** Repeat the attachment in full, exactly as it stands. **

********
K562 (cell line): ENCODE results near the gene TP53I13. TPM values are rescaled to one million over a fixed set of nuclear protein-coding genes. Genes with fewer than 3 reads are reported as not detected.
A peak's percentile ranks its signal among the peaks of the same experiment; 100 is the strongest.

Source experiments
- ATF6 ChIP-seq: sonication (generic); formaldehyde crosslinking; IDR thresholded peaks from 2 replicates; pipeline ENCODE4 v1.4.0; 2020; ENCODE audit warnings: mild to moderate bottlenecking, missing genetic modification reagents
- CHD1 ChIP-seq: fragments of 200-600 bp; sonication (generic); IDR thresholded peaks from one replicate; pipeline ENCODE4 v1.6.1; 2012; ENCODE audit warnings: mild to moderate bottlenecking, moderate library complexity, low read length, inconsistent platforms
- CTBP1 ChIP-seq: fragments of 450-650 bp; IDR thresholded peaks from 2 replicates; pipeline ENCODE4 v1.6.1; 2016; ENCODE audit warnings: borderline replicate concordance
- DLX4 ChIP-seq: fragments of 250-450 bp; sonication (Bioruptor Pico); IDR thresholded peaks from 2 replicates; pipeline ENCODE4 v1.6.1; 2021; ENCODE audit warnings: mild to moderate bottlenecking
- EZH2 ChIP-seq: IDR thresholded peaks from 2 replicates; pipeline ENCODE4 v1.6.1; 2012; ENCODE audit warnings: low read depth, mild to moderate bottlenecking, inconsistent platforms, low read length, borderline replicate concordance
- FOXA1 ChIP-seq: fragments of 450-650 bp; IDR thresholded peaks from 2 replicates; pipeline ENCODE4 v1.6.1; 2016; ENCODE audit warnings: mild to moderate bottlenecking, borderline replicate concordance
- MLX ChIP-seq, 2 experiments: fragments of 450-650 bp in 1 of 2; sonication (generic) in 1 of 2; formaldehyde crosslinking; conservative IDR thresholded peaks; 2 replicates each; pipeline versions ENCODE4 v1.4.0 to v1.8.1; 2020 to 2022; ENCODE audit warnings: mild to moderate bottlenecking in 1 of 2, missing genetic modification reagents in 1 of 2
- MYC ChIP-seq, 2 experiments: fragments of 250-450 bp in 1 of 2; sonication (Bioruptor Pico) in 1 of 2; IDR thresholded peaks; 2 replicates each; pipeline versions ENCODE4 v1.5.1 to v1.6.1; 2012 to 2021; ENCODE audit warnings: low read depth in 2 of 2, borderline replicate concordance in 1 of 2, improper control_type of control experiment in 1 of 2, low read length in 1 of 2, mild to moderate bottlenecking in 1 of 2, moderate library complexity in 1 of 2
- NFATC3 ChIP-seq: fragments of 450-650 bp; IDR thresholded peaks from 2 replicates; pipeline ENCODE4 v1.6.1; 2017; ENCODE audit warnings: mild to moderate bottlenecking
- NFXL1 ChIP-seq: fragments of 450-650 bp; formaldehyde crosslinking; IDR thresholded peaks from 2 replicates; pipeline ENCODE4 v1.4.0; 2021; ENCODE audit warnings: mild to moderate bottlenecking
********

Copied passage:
K562 (cell line): ENCODE results near the gene TP53I13. TPM values are rescaled to one million over a fixed set of nuclear protein-coding genes. Genes with fewer than 3 reads are reported as not detected.
A peak's percentile ranks its signal among the peaks of the same experiment; 100 is the strongest.

Source experiments
- ATF6 ChIP-seq: sonication (generic); formaldehyde crosslinking; IDR thresholded peaks from 2 replicates; pipeline ENCODE4 v1.4.0; 2020; ENCODE audit warnings: mild to moderate bottlenecking, missing genetic modification reagents
- CHD1 ChIP-seq: fragments of 200-600 bp; sonication (generic); IDR thresholded peaks from one replicate; pipeline ENCODE4 v1.6.1; 2012; ENCODE audit warnings: mild to moderate bottlenecking, moderate library complexity, low read length, inconsistent platforms
- CTBP1 ChIP-seq: fragments of 450-650 bp; IDR thresholded peaks from 2 replicates; pipeline ENCODE4 v1.6.1; 2016; ENCODE audit warnings: borderline replicate concordance
- DLX4 ChIP-seq: fragments of 250-450 bp; sonication (Bioruptor Pico); IDR thresholded peaks from 2 replicates; pipeline ENCODE4 v1.6.1; 2021; ENCODE audit warnings: mild to moderate bottlenecking
- EZH2 ChIP-seq: IDR thresholded peaks from 2 replicates; pipeline ENCODE4 v1.6.1; 2012; ENCODE audit warnings: low read depth, mild to moderate bottlenecking, inconsistent platforms, low read length, borderline replicate concordance
- FOXA1 ChIP-seq: fragments of 450-650 bp; IDR thresholded peaks from 2 replicates; pipeline ENCODE4 v1.6.1; 2016; ENCODE audit warnings: mild to moderate bottlenecking, borderline replicate concordance
- MLX ChIP-seq, 2 experiments: fragments of 450-650 bp in 1 of 2; sonication (generic) in 1 of 2; formaldehyde crosslinking; conservative IDR thresholded peaks; 2 replicates each; pipeline versions ENCODE4 v1.4.0 to v1.8.1; 2020 to 2022; ENCODE audit warnings: mild to moderate bottlenecking in 1 of 2, missing genetic modification reagents in 1 of 2
- MYC ChIP-seq, 2 experiments: fragments of 250-450 bp in 1 of 2; sonication (Bioruptor Pico) in 1 of 2; IDR thresholded peaks; 2 replicates each; pipeline versions ENCODE4 v1.5.1 to v1.6.1; 2012 to 2021; ENCODE audit warnings: low read depth in 2 of 2, borderline replicate concordance in 1 of 2, improper control_type of control experiment in 1 of 2, low read length in 1 of 2, mild to moderate bottlenecking in 1 of 2, moderate library complexity in 1 of 2
- NFATC3 ChIP-seq: fragments of 450-650 bp; IDR thresholded peaks from 2 replicates; pipeline ENCODE4 v1.6.1; 2017; ENCODE audit warnings: mild to moderate bottlenecking
- NFXL1 ChIP-seq: fragments of 450-650 bp; formaldehyde crosslinking; IDR thresholded peaks from 2 replicates; pipeline ENCODE4 v1.4.0; 2021; ENCODE audit warnings: mild to moderate bottlenecking